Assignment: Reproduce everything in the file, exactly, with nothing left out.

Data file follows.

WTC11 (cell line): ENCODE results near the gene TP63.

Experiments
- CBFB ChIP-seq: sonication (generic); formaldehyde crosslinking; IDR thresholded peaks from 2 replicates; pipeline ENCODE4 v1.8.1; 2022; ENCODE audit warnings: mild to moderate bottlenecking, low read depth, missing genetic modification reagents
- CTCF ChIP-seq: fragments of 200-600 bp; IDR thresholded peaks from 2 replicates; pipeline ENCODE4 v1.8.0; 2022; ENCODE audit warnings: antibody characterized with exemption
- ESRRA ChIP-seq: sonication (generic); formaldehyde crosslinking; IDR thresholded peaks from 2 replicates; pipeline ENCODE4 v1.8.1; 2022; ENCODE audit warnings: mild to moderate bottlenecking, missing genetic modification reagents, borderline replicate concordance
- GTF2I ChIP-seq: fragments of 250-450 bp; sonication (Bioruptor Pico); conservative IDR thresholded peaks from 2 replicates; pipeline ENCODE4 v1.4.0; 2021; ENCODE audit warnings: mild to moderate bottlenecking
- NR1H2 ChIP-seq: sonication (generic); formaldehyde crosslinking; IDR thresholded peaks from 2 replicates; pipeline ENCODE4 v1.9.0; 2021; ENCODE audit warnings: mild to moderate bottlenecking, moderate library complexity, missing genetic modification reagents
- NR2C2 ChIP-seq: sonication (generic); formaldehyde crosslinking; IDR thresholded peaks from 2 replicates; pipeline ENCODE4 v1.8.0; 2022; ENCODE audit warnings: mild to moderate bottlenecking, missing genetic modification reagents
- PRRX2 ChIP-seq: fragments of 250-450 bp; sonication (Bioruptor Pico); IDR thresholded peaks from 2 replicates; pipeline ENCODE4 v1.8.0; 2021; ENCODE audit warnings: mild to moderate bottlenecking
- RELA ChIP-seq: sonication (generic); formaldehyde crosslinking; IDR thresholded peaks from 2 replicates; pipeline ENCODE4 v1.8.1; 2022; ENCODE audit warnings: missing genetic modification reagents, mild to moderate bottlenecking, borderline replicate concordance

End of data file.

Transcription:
WTC11 (cell line): ENCODE results near the gene TP63.

Experiments
- CBFB ChIP-seq: sonication (generic); formaldehyde crosslinking; IDR thresholded peaks from 2 replicates; pipeline ENCODE4 v1.8.1; 2022; ENCODE audit warnings: mild to moderate bottlenecking, low read depth, missing genetic modification reagents
- CTCF ChIP-seq: fragments of 200-600 bp; IDR thresholded peaks from 2 replicates; pipeline ENCODE4 v1.8.0; 2022; ENCODE audit warnings: antibody characterized with exemption
- ESRRA ChIP-seq: sonication (generic); formaldehyde crosslinking; IDR thresholded peaks from 2 replicates; pipeline ENCODE4 v1.8.1; 2022; ENCODE audit warnings: mild to moderate bottlenecking, missing genetic modification reagents, borderline replicate concordance
- GTF2I ChIP-seq: fragments of 250-450 bp; sonication (Bioruptor Pico); conservative IDR thresholded peaks from 2 replicates; pipeline ENCODE4 v1.4.0; 2021; ENCODE audit warnings: mild to moderate bottlenecking
- NR1H2 ChIP-seq: sonication (generic); formaldehyde crosslinking; IDR thresholded peaks from 2 replicates; pipeline ENCODE4 v1.9.0; 2021; ENCODE audit warnings: mild to moderate bottlenecking, moderate library complexity, missing genetic modification reagents
- NR2C2 ChIP-seq: sonication (generic); formaldehyde crosslinking; IDR thresholded peaks from 2 replicates; pipeline ENCODE4 v1.8.0; 2022; ENCODE audit warnings: mild to moderate bottlenecking, missing genetic modification reagents
- PRRX2 ChIP-seq: fragments of 250-450 bp; sonication (Bioruptor Pico); IDR thresholded peaks from 2 replicates; pipeline ENCODE4 v1.8.0; 2021; ENCODE audit warnings: mild to moderate bottlenecking
- RELA ChIP-seq: sonication (generic); formaldehyde crosslinking; IDR thresholded peaks from 2 replicates; pipeline ENCODE4 v1.8.1; 2022; ENCODE audit warnings: missing genetic modification reagents, mild to moderate bottlenecking, borderline replicate concordance